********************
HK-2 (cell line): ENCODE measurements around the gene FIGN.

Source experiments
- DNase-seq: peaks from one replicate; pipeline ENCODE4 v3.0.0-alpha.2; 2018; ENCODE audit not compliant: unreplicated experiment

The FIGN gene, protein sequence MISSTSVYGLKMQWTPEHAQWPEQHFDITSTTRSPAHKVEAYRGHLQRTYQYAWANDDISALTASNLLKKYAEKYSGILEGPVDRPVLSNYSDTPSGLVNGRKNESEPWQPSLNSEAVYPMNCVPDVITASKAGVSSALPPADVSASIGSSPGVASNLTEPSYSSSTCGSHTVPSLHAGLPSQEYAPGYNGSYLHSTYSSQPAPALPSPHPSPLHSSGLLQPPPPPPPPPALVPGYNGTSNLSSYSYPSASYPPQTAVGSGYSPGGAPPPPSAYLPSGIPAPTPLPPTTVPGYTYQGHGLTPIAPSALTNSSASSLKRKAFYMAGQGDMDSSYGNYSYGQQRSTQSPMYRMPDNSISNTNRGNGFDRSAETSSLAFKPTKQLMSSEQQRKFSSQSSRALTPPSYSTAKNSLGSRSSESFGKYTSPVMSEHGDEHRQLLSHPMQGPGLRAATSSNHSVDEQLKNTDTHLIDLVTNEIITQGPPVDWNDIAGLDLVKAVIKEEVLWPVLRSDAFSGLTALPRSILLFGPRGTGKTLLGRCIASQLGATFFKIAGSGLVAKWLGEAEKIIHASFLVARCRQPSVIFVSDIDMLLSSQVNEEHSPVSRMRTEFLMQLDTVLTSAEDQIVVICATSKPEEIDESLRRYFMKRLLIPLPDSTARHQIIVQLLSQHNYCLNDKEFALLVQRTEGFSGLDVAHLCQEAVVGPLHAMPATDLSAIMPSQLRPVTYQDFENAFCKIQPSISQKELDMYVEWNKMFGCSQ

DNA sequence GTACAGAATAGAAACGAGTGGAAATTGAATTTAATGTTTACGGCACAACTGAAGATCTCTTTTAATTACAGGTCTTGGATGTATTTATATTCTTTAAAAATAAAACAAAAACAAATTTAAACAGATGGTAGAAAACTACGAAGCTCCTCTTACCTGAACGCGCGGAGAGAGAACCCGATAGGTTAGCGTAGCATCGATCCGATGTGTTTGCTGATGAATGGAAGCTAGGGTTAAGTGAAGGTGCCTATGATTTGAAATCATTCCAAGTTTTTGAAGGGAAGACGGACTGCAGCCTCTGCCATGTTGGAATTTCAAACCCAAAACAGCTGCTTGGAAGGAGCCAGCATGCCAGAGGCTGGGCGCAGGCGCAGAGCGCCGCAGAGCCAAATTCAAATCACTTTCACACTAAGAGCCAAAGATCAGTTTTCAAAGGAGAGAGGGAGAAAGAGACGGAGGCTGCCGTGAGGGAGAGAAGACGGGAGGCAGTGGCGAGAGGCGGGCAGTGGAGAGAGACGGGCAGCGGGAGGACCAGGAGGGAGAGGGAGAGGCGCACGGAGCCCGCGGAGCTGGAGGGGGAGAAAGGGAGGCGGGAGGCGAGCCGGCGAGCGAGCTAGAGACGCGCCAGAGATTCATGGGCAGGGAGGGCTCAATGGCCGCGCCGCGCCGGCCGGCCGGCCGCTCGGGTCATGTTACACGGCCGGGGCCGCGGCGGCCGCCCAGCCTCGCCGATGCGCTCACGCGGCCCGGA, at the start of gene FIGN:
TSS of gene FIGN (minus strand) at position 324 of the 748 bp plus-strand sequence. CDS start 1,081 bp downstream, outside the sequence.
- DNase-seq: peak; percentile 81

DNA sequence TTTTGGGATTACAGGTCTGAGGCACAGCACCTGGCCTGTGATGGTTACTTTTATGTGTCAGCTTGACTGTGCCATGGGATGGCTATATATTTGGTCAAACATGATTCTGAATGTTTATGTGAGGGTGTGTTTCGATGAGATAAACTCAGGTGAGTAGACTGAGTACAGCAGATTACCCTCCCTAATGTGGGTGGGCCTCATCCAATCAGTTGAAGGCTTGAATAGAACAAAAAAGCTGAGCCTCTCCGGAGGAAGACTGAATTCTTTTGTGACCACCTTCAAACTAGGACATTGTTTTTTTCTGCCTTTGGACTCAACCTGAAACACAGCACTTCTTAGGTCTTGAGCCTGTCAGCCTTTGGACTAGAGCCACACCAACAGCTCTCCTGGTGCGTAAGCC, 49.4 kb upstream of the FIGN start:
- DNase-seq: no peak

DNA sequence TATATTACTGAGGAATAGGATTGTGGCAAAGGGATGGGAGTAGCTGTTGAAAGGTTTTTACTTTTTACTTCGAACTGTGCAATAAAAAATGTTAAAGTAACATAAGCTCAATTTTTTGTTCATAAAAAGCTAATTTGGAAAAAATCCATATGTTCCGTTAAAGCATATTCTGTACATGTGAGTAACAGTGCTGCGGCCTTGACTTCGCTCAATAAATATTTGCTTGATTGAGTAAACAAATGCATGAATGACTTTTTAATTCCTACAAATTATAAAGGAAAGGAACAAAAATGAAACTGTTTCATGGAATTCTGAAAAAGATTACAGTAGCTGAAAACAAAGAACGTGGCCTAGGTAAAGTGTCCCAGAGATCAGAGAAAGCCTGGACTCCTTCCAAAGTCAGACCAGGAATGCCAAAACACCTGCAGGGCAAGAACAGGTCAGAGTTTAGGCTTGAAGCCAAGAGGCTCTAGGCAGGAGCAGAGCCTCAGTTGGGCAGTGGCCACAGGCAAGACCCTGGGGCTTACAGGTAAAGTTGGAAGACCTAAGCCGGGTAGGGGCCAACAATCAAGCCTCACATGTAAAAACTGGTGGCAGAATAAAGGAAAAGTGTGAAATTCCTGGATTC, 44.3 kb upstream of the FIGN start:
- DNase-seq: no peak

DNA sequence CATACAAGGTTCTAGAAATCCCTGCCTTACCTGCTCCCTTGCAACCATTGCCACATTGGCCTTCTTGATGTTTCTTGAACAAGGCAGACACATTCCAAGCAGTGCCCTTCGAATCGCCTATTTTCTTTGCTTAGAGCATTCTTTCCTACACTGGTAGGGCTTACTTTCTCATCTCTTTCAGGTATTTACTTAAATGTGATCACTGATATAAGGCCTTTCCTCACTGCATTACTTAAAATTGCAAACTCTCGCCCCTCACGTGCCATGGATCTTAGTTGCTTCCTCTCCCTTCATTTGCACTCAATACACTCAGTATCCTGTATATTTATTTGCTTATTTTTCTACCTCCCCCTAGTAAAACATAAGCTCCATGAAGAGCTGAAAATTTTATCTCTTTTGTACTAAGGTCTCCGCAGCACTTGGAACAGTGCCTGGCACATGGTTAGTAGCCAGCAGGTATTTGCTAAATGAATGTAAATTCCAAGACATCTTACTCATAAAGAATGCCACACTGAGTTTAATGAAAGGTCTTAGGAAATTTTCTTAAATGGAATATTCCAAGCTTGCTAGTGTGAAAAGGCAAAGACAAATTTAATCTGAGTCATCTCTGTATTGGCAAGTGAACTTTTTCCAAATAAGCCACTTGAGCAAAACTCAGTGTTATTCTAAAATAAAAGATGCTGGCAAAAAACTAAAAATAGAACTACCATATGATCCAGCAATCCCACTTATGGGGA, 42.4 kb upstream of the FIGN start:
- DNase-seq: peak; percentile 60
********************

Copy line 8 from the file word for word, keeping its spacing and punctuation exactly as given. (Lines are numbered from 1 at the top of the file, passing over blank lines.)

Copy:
DNA sequence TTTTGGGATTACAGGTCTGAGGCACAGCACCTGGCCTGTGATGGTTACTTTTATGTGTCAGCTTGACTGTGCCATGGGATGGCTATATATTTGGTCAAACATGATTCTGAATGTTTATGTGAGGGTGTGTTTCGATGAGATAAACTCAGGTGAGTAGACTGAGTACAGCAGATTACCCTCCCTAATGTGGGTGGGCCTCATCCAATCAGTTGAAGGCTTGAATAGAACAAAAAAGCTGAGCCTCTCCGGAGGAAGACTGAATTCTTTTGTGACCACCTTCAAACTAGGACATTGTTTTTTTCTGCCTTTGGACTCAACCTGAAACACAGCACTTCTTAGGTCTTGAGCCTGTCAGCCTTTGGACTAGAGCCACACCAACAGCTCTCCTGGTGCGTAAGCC, 49.4 kb upstream of the FIGN start: